Yippee-ki-yay! The return of the R-rated action film

Bryan Enk
Movie Talk

Good news, all you hardcore action junkies. It looks like it's once again a world of blood, guts and profane-laden quips out at your local multiplex.

Fans of resourceful and ever-cranky rogue cop John McClane (Bruce Willis) shook their heads in dismay just six years ago when 20th Century Fox announced that the fourth installment in the "Die Hard" series, "Live Free or Die Hard" (2007), would be getting a PG-13 rating. It was sad enough that ol' John would no longer be engaging in such extreme villain-dispensing tactics as sticking an icicle in someone's eye socket (one of the showstopper moments of director Renny Harlin's wretched yet compulsively watchable "Die Hard 2"), but the idea that he wouldn't be able to deliver his signature line -- "Yippie-ki-yay, motherf**ker!" -- in its entirety was cause to mourn the half-death of one of our favorite action icons.

As disappointing as it was, it certainly wasn't surprising that "Live Free or Die Hard" received a PG-13 rating. We were getting the vibe that it was only a matter of time before the action film starting going the way of the horror film -- becoming a watered-down version of itself in order to sell more tickets. Sure, it makes sense as a business model, there's no denying that. But what about, you know, artistic integrity? Where's the true artistry in cutting away before a body explodes or in not seeing every single bullet make its destructive impact against wimpy flesh in slow motion (another Harlin indulgence)?

Actually, the action genre's transition into PG-13 had commenced before "Live Free or Die Hard." The attempt to make Vin Diesel into a "James Bond with an Attitude" in "xXx" (2002) should've been filled with the sort of "extreme" material in which the title character was supposed to wallow, including shooting up a bunch of foreign threats to National Security and bedding a bevy of Euro-babes (including Asia Argento). The "Bourne" movies probably would've been R-rated spy games if they had come out just a decade earlier. And the less said about "AVP: Alien vs. Predator" (2004), the better.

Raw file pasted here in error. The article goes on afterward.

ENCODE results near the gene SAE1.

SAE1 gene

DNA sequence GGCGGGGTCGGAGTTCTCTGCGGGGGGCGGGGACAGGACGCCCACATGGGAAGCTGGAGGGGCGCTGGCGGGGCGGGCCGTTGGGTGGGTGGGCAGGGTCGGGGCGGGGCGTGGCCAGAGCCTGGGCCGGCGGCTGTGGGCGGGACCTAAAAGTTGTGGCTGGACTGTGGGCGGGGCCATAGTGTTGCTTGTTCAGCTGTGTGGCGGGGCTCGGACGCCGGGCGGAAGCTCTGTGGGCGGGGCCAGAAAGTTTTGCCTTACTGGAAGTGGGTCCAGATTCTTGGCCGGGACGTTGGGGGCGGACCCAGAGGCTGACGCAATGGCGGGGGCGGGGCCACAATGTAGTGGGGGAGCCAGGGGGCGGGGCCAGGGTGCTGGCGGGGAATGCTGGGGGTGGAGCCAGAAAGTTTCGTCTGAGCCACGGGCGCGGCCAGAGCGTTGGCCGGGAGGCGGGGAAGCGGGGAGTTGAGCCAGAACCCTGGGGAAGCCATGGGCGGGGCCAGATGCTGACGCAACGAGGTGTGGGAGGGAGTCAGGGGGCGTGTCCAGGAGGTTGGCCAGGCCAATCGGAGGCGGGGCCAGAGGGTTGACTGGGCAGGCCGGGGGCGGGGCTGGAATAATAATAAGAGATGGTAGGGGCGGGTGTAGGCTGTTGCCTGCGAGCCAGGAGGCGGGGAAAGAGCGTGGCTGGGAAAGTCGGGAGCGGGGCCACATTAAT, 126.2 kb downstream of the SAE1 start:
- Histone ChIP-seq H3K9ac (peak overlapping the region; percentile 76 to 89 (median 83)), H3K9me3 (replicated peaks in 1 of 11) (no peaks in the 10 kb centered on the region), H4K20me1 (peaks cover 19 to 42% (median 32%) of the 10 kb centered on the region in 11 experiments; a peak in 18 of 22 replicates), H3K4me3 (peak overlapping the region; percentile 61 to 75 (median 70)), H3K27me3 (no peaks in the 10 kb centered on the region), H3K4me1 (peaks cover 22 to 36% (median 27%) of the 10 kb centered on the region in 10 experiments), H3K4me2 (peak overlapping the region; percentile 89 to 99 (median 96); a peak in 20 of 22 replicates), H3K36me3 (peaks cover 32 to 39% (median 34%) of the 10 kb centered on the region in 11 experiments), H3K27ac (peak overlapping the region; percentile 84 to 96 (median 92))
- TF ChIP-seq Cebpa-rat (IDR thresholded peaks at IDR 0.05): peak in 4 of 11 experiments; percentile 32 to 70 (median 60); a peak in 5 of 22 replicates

Now, it looks like we're heading back to making action movies for grown-ups (or, rather, for kids who just sneak into them anyway). The McClane Collective exclaimed you-know-what when it was announced last week that the fifth "Die Hard" movie, "A Good Day to Die Hard," received an R rating. And John's latest adventure -- in which he blows up all of Moscow -- is being released on Valentine's Day. How's that for subversive?

Bruce isn't alone on this as other old-school action heroes are bringing back the foul-mouthed shoot-'em-ups. Sylvester Stallone brought the hard R for both "Rambo" (2008) and "The Expendables" (2010), proving that no one can bring the gore quite like an old man. Stallone stuck to his guns (and grenades, and knives, and rocket launchers ...) and made sure "The Expendables 2" (2012) followed suit, despite rumors of Chuck Norris (of all people) insisting the film get a PG-13 rating. And speaking of "Expendables 2," Sly's co-star Arnold Schwarzenegger is back this weekend in "The Last Stand," his first starring role since 2003's "Terminator 3: Rise of the Machines" (which was R-rated, unlike its 2009 successor, "Terminator: Salvation"). The English-language debut of "I Saw the Devil" director Kim Jee-woon has been "rated R for strong bloody violence throughout, and language."

Apparently, Hollywood has realized that there's still an audience for movies that feature graphic carnage and bad words. Maybe it has something to do with the recent runaway success of R-rated comedies. Maybe PG-13 movies like "The Avengers" make enough money for the studios to justify losing a few bucks to an R rating with other films. Whatever the reason(s), the only way to respond is -- you guessed it -- "Yippee-ki-yay, mother ...," ah, we know you know the rest.

See the trailer for 'The Last Stand':

'The Last Stand' Theatrical Trailer